Synopses & Reviews
When writer-producers James L. Brooks and Allan Burns dreamed up an edgy show about a divorced woman with a career, the CBS executives they pitched replied: “American audiences won’t tolerate divorce in a series’ lead any more than they will tolerate Jews, people with mustaches, and people who live in New York.”
Forty years later, The Mary Tyler Moore Show is one of the most beloved and recognizable television shows of all time. It was an inspiration to a generation of women who wanted to have it all in an era when everything seemed possible.
Jennifer Keishin Armstrong’s Mary and Lou and Rhoda and Ted tells the stories behind the making of this popular classic, introducing the groundbreaking female writers who lent real-life stories to their TV scripts; the men who created the indelible characters; the lone woman network executive who cast the legendary ensemble — and advocated for this provocative show — and the colorful cast of actors who made it all work. James L. Brooks, Grant Tinker, Allan Burns, Valerie Harper, Cloris Leachman, Betty White, Gavin MacLeod, Ed Asner, Ted Knight, Georgia Engel — they all came together to make a show that changed women’s lives and television itself. Mary and Lou and Rhoda and Ted is the tale of how they did it.
"Pop-culture gold: a can't-put-it-down history of The Mary Tyler Moore Show and the misfit genius women (and men) who made it. Mary and Lou and Rhoda and Ted is essential reading if you love The Mary Tyler Moore Show, or TV comedy wizards, or things that are awesome." Gavin Edwards, author of 'Scuse Me While I Kiss This Guy
"This is a wonderful book. It takes us backstage with a keen insight on the writing, directing and casting of one of the best television shows, ever. I didn't want it to end, any more than I wanted The Mary Tyler Moore Show to end." Carol Burnett, author of Carrie and Me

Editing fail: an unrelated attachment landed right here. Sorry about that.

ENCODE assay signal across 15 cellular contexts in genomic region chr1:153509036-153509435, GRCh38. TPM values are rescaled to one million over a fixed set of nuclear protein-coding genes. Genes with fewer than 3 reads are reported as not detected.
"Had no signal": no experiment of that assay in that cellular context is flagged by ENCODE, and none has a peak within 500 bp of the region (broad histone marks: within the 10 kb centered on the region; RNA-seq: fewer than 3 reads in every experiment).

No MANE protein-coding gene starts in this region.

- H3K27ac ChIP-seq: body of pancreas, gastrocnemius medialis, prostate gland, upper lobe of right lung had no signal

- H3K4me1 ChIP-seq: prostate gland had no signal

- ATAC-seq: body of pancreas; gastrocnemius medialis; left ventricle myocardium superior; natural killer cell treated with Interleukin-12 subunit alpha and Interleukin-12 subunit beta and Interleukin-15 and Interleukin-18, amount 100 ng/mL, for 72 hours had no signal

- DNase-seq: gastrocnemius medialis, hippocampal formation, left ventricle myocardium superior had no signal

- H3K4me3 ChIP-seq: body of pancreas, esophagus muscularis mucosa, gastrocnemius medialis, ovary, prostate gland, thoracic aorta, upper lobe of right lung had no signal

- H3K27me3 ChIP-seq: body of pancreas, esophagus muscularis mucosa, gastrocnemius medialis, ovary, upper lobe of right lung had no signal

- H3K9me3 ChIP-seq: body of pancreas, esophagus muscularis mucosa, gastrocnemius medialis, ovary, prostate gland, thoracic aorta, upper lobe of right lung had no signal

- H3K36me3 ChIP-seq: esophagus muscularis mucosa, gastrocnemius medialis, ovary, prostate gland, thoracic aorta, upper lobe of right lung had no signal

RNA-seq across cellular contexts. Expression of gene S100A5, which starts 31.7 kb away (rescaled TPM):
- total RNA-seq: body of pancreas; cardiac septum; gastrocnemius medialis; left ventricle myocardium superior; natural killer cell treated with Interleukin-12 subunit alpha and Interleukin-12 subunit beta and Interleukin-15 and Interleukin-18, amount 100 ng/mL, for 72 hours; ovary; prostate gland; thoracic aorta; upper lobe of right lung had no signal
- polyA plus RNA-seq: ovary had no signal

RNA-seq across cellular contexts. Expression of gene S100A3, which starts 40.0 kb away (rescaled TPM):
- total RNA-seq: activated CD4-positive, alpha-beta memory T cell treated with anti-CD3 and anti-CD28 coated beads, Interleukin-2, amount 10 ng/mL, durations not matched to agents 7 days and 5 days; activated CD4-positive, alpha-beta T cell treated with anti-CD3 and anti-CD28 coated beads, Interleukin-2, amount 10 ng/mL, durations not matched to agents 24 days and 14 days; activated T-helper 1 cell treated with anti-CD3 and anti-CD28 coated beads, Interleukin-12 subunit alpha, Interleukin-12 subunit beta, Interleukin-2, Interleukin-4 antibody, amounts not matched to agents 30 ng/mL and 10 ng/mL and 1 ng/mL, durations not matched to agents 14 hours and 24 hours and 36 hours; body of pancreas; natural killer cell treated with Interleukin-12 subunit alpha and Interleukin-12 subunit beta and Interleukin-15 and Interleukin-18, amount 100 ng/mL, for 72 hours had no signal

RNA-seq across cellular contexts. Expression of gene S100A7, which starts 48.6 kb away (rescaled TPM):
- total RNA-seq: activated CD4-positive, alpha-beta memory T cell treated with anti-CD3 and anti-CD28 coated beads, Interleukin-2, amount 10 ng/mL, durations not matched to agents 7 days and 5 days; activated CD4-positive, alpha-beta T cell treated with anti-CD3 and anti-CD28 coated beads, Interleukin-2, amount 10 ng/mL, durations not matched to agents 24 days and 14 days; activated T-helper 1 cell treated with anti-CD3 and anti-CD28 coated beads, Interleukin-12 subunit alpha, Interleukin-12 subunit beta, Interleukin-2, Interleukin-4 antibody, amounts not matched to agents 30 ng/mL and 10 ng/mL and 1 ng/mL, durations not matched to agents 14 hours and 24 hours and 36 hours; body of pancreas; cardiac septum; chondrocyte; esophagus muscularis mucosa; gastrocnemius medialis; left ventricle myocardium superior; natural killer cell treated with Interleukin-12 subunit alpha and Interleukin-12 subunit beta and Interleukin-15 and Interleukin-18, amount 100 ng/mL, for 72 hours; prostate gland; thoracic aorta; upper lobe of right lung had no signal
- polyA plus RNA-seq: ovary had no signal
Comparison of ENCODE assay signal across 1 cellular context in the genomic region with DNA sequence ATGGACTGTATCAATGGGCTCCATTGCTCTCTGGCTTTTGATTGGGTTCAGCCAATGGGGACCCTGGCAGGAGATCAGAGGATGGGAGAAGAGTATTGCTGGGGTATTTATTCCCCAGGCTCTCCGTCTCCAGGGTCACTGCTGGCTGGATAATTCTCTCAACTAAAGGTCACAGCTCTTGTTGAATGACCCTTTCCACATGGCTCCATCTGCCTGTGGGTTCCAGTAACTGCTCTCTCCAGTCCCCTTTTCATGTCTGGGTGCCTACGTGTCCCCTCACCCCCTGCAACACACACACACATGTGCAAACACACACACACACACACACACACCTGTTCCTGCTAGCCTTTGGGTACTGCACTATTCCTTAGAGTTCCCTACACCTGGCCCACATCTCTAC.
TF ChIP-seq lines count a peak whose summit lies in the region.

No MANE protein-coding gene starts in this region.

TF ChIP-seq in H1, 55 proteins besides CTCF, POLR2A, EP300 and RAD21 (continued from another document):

"I tried to skim this book, but failed miserably, finding I couldn't put it down. In case you're wondering how we got from I Love Lucy to Girls, the answer is: "The Mary Tyler Moore Show, stupid!" Jennifer Keishin Armstrong's deft weave of social history and sharp entertainment reporting explains how this revolutionary show made the world safe for Lena Dunham." Peter Biskind, author of Easy Riders, Raging Bulls
Mary and Lou and Rhoda and Ted hurt my face. Jennifer Armstrong brought back memories and laughs from one of the best eras in television. She made me stay up all night and by the morning my face hurt from smiling. I forgive her because I enjoyed the book so much." Gail Parent, author of Sheila Levine Is Dead and Living in New York
“Delicious… For any fan of the show or TV history in general, this book is pure pleasure.” Kirkus (starred review)
“Fast-paced and charming…Armstrong’s absorbing cultural history offers the first in-depth look at a series that changed television.” Publishers Weekly
The story of the making of a classic and groundbreaking TV show, as experienced by its producers, writers, and cast.
Mary Tyler Moore made her name as Dick Van Dyke’s wife on the eponymous show, a cute, unassuming housewife that audiences loved. But when her writer/producers James Brooks and Allan Burnes dreamed up an edgy show about a divorced woman with a career, network executives replied: “Americans won’t watch television about New York City, divorcees, men with mustaches, or Jews.” But Moore and her team were committed, and when the show finally aired, in spite of tepid reviews, fans loved it.
Jennifer Armstrong introduces readers to the show’s creators; its principled producer, Grant Tinker; and the writers and actors who attracted millions of viewers. As the first situation comedy to employ numerous women as writers and producers, The Mary Tyler Moore Show became a guiding light for women in the 1970s. The show also became the centerpiece of one of greatest evenings of comedy in television history, and Jennifer Armstrong describes how the television industry evolved during these golden years.
About the Author
Jennifer Armstrong is a senior writer for Entertainment Weekly and the author of Why? Because We Still Like You, a history of the original Mickey Mouse Club. She has provided pop culture commentary for CNN, VH1, Fox News Channel, and ABC, and her writing has been featured in Salon, MTV.com, Glamour, Budget Travel, and the Chicago Sun-Times. She also co-founded and continues to run SirensMag.com, an alternative online women's magazine. Her essays have appeared in the anthologies Altared: Bridezillas, Bewilderment, Big Love, Breakups, What Women Really Think About Contemporary Weddings, and Coffee at Luke's: An Unauthorized Gilmore Girls Gabfest.